Hope and Healing: The Principle of Listening
“Understand this, my dear brothers and sisters: You must all be quick to listen, slow to speak, and slow to get angry.” — James 1:19
Back in my college football days, I remember being upset with my coaches because I felt like my talents were not utilized as best they could (mind you this was coming from a 19-year-old’s mind). The coaches had a plan, but I was slow to listen, quick to speak, and very angry to the point that serious consequences were in the works to deal with my attitude. I wasn’t living out James 1:19.
I eventually learned many life lessons during that ordeal and went on to be a quality contributor to our team’s success. The adage that “God gave us two ears and one mouth and; therefore, we should listen twice as much as we talk” is simple yet profound. While this phrase is a cultural cliché, we can learn from it as we seek to bring hope and healing in our racial relationships. We must strive to hear from others before we desire for them to hear from us.
Proverbs 18:2 gives us insight on people who desire to talk more than listen: “Fools have no interest in understanding; they only want to air their own opinions.” Instead, we should approach relationships as Samuel did in 1 Samuel 13. He wanted to hear from God; so he made himself available to listen.
Spiritually speaking, the Lord has listened to our list of prayers many times before He was able to share His heart with us. He desires to hear from His children first. By His example, we should learn to listen first. In verse 1:19, James further explains how to respond in a godly manner:
- Be quick to listen: Listen to understand, not to respond.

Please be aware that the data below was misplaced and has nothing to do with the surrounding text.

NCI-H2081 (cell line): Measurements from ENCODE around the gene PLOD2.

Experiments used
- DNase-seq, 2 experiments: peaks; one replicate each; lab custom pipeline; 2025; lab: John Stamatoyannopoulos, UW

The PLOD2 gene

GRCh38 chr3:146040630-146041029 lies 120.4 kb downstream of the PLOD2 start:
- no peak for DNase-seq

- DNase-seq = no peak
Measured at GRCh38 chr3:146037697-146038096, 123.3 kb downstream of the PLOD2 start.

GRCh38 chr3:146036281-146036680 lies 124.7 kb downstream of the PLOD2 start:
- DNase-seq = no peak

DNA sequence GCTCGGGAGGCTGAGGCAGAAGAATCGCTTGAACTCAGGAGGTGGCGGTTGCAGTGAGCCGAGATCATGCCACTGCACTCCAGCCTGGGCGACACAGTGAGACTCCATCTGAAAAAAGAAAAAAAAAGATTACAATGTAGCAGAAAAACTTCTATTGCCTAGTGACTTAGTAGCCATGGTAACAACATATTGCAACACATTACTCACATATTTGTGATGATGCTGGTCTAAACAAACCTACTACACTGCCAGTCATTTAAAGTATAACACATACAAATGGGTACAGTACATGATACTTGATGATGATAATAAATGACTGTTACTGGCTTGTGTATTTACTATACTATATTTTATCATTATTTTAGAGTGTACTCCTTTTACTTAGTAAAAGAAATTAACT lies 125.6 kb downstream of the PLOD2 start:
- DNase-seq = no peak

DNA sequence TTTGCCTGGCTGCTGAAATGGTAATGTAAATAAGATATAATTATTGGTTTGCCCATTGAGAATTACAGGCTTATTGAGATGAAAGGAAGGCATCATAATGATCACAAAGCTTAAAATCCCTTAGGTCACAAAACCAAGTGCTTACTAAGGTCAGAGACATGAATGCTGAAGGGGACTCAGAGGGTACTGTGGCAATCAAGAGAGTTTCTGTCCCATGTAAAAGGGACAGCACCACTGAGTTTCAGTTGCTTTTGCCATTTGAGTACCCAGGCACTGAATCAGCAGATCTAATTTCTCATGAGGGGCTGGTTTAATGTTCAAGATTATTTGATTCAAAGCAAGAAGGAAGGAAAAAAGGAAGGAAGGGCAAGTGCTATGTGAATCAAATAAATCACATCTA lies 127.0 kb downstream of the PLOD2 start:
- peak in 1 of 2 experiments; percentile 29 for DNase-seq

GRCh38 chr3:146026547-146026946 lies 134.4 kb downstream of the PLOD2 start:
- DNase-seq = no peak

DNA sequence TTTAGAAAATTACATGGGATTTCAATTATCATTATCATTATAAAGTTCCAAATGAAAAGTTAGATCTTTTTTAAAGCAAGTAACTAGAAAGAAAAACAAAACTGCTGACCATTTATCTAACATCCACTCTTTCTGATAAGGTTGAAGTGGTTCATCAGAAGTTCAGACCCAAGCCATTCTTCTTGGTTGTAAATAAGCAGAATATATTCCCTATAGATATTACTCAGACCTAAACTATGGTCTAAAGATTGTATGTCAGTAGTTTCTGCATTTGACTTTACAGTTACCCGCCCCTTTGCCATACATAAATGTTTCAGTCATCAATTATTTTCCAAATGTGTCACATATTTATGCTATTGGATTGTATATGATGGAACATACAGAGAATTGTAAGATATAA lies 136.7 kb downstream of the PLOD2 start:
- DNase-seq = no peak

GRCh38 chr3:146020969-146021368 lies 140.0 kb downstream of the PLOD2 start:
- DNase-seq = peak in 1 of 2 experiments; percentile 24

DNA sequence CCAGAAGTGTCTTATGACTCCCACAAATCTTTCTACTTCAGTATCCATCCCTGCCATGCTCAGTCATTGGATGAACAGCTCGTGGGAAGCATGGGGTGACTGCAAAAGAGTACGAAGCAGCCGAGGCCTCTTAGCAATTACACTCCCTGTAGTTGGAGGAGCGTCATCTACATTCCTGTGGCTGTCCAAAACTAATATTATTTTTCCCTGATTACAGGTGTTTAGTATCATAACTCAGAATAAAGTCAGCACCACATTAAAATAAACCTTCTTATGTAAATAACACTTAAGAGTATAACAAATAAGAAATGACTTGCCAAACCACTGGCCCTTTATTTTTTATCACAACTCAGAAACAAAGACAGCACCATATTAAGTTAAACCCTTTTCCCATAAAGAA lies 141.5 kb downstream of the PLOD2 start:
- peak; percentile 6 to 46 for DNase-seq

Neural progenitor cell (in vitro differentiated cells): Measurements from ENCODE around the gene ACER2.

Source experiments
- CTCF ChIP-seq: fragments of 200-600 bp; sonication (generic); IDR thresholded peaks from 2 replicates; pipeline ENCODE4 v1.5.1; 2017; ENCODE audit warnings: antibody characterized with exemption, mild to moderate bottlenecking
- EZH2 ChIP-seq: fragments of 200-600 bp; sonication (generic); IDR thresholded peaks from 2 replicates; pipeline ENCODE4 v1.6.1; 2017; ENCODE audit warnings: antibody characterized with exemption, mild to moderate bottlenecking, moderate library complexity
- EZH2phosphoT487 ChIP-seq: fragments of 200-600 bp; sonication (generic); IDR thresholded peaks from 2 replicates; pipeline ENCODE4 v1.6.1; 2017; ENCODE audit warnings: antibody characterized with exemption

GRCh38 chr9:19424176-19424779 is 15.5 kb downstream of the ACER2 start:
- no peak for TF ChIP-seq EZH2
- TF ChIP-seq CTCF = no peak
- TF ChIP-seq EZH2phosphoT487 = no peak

- Be slow to speak: Don’t’ speak right away, so you can think and pray about what to say and how to respond in love.
- Be slow to anger: Allow the Holy Spirit to control our emotions, so that we have a greater chance to preserve the relationship.
The principle of listening is about hearing the heart and perspective of a person’s life and experiences without judging or presupposing your thoughts, ideas, culture norms, or world view. Listening requires a spirit of humility. And during a time when people are yelling at and refusing to hear the viewpoint and pain of others, we must choose to listen first.
- Do you listen to respond or listen to learn?
- Describe a time when you learned from listening. What did you learn?
- Which do you struggle with the most: quick to listen, slow to speak, or slow to anger?
Hebrews 12:14; Ephesians 4:29; Galatians 5:17-22
“Father, as I seek to grow and learn from others, give me a heart that desires to learn, ears to listen, and bridle my tongue to speak as You lead me to speak so that I don’t become angry without cause. Thank You, Father, for always listening to me. In Jesus’ name I pray. Amen.”